Eating well this winter
As the clocks go back and the days get colder and longer we all have a tendency to look towards comfort food – think stodgy pies, big meaty stews and doughy dumplings or piles of mash, all of which seem much more appealing than during the winter. Plus winter is the time when we suffer with sneezes, sniffles and generally feeling just a little bit below par.
Keeping well and fighting fit during winter can be done and food (the right food) can help. Certain foods help boost our immune system and can easily be incorporated into everyday recipes for a healthier take on traditional comfort food. Try incorporating these into your winter diet:
Omega 3 (often called the “good fats”)
You can’t help but notice the amount of positive PR these essential fatty acids are getting and studies have shown they can help reduce feelings of depression as well as reducing inflammation which is what often makes us sick.
I’ve started to include a tablespoon of flaxseeds in my morning porridge but other great sources include nuts and fatty fish such as salmon and sardines.
Whilst vitamin C usually gets the glory when it comes to keeping away illness, vitamin D has been linked to huge increases in immunity. The best sources is from the sun which our body then synethizes, however, as we all know there isn’t much sun in our winters (heck, there ain’t much sun in our summers!). So, we need to look for food sources and these include egg (yolks) and fatty fish (again!).
Here’s a great way of getting a good dose in my mackerel and spinach frittata which takes less than 10 minutes to make
- Wilt a handful of spinach in a small frying pan
- Add a couple of skinless mackerel fillets and warm
- Whisk up 4 eggs, season and throw into the pan
- Once the bottom is cooked (you will see the top start to bubble) put it under the grill until cooked all the way through
It’s no surprise I am including Vitamin C – for decades we have been told about the links between this vitamin and the immune system. Vitamin C increases the production of infection-fighting white blood cells and antibodies and increases levels of interferon, the antibody that coats cell surfaces, preventing the entry of viruses.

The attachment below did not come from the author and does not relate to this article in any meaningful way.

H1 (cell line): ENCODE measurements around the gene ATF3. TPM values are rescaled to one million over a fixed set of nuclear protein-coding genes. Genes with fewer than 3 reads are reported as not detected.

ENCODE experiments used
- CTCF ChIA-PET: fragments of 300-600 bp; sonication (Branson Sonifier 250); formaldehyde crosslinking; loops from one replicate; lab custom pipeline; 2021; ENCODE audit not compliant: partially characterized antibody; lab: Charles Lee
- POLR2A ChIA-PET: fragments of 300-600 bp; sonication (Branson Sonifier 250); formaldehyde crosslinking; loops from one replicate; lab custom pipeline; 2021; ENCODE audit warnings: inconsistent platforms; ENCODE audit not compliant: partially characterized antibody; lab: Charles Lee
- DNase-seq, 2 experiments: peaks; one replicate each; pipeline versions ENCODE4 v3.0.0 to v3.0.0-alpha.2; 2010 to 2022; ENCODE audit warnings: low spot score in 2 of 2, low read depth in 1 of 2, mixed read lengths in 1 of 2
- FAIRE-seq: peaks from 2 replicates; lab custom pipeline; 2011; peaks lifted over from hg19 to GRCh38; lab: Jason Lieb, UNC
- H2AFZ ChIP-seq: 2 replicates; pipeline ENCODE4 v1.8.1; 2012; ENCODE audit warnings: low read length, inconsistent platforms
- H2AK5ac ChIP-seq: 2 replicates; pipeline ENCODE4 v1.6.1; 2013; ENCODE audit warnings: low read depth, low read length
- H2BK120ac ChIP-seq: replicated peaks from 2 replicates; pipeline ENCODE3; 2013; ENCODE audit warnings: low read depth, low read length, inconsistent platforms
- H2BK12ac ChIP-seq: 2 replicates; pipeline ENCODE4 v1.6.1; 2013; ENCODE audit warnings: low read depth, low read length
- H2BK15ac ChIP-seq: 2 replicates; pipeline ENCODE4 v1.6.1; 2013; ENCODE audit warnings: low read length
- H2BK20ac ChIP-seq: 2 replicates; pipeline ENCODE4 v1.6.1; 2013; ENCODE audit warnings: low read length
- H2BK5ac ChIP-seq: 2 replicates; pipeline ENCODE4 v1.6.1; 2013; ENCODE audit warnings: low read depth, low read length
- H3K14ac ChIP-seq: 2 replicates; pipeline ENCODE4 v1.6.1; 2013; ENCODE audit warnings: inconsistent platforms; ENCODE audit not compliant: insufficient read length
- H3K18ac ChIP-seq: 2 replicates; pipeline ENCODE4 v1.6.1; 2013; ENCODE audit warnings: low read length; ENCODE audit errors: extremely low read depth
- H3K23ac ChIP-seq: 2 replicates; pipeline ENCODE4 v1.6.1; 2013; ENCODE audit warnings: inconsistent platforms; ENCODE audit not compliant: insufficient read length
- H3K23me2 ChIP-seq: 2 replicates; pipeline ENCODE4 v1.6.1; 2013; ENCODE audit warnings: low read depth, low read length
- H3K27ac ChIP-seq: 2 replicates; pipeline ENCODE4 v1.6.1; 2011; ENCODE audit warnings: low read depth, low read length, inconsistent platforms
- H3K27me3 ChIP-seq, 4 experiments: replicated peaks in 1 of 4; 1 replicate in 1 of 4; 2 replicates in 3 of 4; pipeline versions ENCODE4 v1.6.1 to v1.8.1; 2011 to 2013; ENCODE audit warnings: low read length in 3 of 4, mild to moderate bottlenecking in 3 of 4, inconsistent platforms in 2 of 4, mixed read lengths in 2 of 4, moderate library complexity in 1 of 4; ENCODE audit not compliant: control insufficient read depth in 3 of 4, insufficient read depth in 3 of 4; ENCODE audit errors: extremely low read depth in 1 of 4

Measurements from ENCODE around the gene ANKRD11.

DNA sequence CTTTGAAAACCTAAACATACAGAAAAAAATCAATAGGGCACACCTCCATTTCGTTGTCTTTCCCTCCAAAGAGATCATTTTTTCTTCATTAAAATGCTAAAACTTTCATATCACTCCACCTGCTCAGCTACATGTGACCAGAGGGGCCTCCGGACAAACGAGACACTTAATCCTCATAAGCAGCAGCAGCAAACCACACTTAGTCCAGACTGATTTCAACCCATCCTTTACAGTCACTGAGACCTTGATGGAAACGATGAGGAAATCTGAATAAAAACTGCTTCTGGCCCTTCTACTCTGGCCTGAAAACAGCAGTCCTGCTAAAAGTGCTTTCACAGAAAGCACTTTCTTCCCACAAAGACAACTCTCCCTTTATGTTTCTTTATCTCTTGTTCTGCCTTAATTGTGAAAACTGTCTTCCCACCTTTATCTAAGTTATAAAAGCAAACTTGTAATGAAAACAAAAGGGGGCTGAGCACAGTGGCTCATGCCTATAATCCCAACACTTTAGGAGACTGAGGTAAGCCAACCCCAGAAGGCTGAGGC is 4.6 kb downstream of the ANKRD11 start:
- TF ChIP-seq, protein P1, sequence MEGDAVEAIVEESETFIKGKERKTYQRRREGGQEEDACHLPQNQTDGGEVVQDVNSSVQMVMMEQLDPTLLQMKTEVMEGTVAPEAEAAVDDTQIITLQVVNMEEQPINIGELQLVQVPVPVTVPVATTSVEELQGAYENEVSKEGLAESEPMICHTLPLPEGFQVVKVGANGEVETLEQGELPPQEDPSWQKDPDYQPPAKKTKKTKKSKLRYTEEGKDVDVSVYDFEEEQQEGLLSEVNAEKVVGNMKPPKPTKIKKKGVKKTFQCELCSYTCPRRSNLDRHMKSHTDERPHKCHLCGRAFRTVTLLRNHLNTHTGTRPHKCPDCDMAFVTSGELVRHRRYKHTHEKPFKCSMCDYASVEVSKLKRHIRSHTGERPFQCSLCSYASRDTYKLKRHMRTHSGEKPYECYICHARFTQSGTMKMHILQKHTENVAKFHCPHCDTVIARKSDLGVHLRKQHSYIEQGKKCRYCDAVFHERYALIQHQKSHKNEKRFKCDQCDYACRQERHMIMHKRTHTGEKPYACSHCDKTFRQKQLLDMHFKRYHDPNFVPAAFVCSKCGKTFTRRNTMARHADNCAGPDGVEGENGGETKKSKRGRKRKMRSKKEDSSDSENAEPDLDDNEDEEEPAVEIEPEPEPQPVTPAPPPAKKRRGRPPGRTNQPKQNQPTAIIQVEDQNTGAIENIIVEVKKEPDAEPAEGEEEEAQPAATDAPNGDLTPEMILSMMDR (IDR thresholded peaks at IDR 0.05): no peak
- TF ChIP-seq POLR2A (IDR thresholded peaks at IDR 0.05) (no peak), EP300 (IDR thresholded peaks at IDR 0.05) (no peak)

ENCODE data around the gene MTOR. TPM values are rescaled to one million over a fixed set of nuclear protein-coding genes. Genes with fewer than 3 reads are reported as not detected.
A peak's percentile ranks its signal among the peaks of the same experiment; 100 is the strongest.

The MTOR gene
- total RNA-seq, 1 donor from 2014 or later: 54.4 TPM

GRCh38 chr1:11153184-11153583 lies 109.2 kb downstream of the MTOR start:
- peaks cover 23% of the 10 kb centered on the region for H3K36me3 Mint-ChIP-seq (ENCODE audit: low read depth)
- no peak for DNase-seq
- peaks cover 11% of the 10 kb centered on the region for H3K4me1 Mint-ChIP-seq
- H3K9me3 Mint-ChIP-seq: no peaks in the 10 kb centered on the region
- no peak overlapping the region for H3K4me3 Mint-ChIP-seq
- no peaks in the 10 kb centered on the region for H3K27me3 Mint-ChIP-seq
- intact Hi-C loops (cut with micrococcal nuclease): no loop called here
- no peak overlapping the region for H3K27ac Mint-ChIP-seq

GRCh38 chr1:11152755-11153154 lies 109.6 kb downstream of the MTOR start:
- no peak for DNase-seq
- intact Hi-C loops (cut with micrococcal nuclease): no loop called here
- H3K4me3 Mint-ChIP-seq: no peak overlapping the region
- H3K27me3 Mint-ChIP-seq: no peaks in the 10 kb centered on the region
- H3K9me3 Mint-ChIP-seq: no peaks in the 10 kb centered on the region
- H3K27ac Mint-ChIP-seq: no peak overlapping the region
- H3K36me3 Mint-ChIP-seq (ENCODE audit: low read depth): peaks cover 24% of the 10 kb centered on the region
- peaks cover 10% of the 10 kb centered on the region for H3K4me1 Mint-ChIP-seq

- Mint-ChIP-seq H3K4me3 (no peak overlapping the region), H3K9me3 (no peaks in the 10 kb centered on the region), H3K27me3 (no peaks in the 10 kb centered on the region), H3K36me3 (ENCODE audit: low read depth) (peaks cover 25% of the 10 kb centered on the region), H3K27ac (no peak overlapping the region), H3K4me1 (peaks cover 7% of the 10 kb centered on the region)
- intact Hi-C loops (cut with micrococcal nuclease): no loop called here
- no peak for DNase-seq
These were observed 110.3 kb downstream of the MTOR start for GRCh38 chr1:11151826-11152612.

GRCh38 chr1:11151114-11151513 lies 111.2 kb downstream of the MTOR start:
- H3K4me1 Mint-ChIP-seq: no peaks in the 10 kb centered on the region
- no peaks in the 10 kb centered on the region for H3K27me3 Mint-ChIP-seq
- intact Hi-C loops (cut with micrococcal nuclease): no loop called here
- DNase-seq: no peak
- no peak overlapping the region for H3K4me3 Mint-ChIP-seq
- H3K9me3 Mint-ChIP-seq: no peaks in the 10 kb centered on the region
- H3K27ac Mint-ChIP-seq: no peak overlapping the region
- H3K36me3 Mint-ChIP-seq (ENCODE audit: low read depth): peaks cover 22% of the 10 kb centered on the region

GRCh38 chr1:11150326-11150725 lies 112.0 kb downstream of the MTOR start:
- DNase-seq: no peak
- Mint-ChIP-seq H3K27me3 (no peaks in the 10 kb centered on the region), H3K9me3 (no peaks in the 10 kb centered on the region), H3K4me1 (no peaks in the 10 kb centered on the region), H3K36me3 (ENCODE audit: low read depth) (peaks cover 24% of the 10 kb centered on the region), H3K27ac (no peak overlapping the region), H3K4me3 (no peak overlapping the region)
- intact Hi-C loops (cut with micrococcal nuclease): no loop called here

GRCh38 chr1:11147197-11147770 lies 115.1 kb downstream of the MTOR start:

There is some debate around the best sources but you can’t go wrong if you eating, daily, a wide range of fruits and vegetables and aiming for 75mg – 100mg/day. Good sources include: kale (160mg per 2 cup serving), broccoli (89mg per 100g), red peppers (one half contains 142mg), kiwi (70mg), oranges (70mg), strawberries (one cup is almost 100mg), sweet potato (35mg).
According to a recent study in the journal Brain, Behaviour and Immunity, mice that ate soluble fibre recovered from infection twice as fast as those eating mixed fibre. Mice aside, soluble fibre—abundant in citrus fruits, apples, carrots, beans and oats—helps fight inflammation. Strive for 25 to 38 grams of total fibre a day, paying extra attention to getting the soluble kind.
Here’s one idea how you can bring some of these foods together with Spanish inspired stewey pot of warmth. And the best thing with winter food is that it looks best when it looks rustic so you can chop how you like and cook it in a big family size pan. Any left-overs can either be frozen or boxed up for lunches (beats a sandwich from M&S any day)
4 Chicken thighs
1 red pepper
1 sweet potato
1 red onion
2 garlic cloves
100g chorizo (optional)
Can of chopped toms
A can of butter beans/kidney beans
A bay leaf
1tsp hot or sweet smoked paprika
Pinch of saffron
1. Heat some oil in a pan and brown the chicken thighs, remove from pan
2. Chop the carrot, sweet potato, pepper, garlic and onion and soften for around 15 minutes
3. Add the chorizo and colour slightly
4. Add tomatoes, stock, bay leaf, paprika, saffron and beans
5. Put the chicken on top of the stew and turn up the heat, then simmer for 20-25 minutes or until the chicken is properly cooked
6. Serve with veggies, or rice, or in a bowl with fresh bread
Thanks goes to Beth at Embody Training for another wonderful post. For bespoke nutrition and fitness advice to keep you healthy this winter you can contact her at firstname.lastname@example.org . You can also read more from Beth right here on our site.